This week:

A razor-sharp analysis in last week’s Forward by Jay Michaelson on the same ol’ traps the Steinhardt’s of the world continue to fall into in, “Memo to Michael Steinhardt: ‘Duh.’”

Jews on First did a great write up of the national, widespread outrage and denunciation of “Islamo-Fascism Awareness Week”, which occurred on college campuses this past week.

The polls show a 75% disapproval rating with Congress–even lower than last year. People are not happy with Washington, surprise, surprise! Today was a huge mobilization day against the war! And hmm, there’s been no change on that, right? Nor on healthcare? Or jobs? Or just about most social and economic policies, right? Goes to show the 2008 Presidential elections are really up for grab.

Betrayal indeed–Spitzer is going back on his word, and his “principles” as some comment in the NY Times article linked to here. First, he’s planning on approving the federal Real ID bill, and second, going back on his word that New York immigrants can attain New York State drivers licenses, instead following Real ID protocols and creating two tiers of licenses, one that will limit immigrants’ access to federal travel (i.e. airports). Not a good sign at all and many seemed surprised by Spitzer’s actions. New York should be standing with the handful of states who have repealed the Real ID, due to not only a lack of financial support from the federal government to enact these sweeping identification changes, but also because of the understanding that there are sever implications for enforcing this system of identification which translates into a national ID system–a system that has long been denounced and undesired, not only by the people, but also by most who have ruled in the U.S. government (for example when social security was enacted as policy, the legislators were clear then that they didn’t want a national ID system, and worked to ensure that this wouldn’t be the case).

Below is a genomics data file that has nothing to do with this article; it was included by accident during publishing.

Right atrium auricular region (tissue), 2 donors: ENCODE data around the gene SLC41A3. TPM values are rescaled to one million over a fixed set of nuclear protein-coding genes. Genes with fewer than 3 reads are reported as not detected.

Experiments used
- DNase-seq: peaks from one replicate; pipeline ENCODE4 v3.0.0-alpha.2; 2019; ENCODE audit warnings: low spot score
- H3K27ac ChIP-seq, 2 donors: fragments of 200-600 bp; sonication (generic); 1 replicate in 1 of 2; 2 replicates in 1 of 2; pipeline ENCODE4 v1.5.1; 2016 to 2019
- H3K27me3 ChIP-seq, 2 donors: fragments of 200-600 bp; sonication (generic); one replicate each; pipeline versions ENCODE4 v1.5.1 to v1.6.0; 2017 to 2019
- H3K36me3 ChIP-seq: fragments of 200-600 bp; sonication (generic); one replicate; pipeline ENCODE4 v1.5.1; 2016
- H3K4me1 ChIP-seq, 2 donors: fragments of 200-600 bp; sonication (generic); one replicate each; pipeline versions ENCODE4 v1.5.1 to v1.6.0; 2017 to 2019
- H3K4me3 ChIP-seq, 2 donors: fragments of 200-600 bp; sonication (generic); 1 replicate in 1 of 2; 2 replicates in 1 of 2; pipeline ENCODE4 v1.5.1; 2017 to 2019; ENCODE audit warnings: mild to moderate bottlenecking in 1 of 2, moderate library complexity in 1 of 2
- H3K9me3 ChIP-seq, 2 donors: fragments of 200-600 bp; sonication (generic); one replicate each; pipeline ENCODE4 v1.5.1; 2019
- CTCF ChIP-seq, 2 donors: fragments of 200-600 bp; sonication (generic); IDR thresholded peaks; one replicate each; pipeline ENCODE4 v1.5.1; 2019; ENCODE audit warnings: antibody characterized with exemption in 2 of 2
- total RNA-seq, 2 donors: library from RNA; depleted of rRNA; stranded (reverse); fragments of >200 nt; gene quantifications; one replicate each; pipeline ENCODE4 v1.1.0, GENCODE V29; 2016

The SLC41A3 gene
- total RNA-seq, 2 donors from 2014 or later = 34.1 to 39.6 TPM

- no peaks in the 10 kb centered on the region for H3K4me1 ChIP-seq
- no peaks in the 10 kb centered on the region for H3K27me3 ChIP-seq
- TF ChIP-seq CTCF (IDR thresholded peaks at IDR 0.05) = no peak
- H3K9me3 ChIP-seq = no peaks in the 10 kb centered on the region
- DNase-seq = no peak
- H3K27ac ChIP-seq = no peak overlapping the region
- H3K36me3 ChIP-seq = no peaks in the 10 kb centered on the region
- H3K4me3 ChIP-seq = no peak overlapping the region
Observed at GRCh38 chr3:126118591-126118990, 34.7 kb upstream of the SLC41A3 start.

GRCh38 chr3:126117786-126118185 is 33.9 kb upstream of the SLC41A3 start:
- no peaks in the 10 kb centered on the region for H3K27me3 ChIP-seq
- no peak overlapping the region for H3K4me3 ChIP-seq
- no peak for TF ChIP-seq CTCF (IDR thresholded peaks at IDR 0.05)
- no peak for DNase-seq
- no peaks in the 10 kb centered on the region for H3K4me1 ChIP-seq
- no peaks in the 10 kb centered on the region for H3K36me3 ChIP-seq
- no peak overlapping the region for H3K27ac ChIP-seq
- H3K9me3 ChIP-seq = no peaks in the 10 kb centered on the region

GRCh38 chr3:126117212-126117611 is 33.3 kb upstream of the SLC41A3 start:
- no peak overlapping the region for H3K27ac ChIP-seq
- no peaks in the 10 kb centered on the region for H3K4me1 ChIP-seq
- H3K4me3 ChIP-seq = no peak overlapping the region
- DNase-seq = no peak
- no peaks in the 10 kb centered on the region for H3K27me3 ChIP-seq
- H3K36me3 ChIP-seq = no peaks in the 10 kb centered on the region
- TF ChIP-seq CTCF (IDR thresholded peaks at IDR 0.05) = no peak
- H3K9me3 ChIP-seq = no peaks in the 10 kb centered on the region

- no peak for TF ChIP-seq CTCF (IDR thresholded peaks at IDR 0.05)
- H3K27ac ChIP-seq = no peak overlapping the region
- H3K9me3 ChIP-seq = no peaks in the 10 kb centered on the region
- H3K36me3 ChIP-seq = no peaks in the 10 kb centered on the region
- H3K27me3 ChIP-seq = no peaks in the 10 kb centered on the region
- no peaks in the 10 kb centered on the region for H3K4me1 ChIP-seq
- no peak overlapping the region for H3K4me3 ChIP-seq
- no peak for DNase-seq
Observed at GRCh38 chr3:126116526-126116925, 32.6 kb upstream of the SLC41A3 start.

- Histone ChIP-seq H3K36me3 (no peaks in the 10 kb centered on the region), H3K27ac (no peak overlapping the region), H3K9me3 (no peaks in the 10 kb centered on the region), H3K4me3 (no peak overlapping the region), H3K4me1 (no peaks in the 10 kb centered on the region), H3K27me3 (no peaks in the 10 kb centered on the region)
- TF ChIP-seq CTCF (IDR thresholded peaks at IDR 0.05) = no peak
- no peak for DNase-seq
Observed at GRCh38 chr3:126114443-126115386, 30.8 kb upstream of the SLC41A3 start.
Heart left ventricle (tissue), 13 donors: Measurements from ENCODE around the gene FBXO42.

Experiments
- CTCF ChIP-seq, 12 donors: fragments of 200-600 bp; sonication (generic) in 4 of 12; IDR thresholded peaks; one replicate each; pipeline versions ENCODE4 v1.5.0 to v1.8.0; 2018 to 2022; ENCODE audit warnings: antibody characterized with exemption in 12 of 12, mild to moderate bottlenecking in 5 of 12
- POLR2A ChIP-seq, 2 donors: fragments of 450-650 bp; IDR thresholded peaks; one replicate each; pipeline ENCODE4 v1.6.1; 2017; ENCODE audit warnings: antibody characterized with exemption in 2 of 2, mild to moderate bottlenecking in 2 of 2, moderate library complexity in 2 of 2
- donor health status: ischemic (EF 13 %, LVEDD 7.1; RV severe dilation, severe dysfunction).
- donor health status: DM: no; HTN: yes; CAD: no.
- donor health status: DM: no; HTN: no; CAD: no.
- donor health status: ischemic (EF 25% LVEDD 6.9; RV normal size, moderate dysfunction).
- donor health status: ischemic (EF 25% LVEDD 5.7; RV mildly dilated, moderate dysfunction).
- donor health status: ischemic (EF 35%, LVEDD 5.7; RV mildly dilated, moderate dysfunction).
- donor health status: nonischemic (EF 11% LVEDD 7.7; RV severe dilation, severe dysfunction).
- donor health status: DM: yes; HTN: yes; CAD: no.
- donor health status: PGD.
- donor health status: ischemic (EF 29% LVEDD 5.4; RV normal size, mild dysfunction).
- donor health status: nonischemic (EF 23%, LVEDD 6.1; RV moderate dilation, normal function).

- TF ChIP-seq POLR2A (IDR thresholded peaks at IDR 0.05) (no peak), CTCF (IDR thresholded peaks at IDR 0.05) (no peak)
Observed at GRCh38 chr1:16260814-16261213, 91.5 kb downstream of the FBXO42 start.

Beyond the Pale had a great interview with Naomi Klein a few weeks back (Oct 14th) on her new book, The Shock Doctrine: The Rise of Disaster Capitalism. Klein offers an incisive argument about how in the aftermath of disasters, financial operations (i.e. the World Bank’s of the world) will push through market fundamentalist policies. She outlines how only after a large scale “body blow” to a country are radical changes, such as large scale privatization, deregulation and cuts to social spending (healthcare, labor protections, etc), able to be pushed through, because otherwise people wouldn’t be as complacent to having so many of their rights taken away.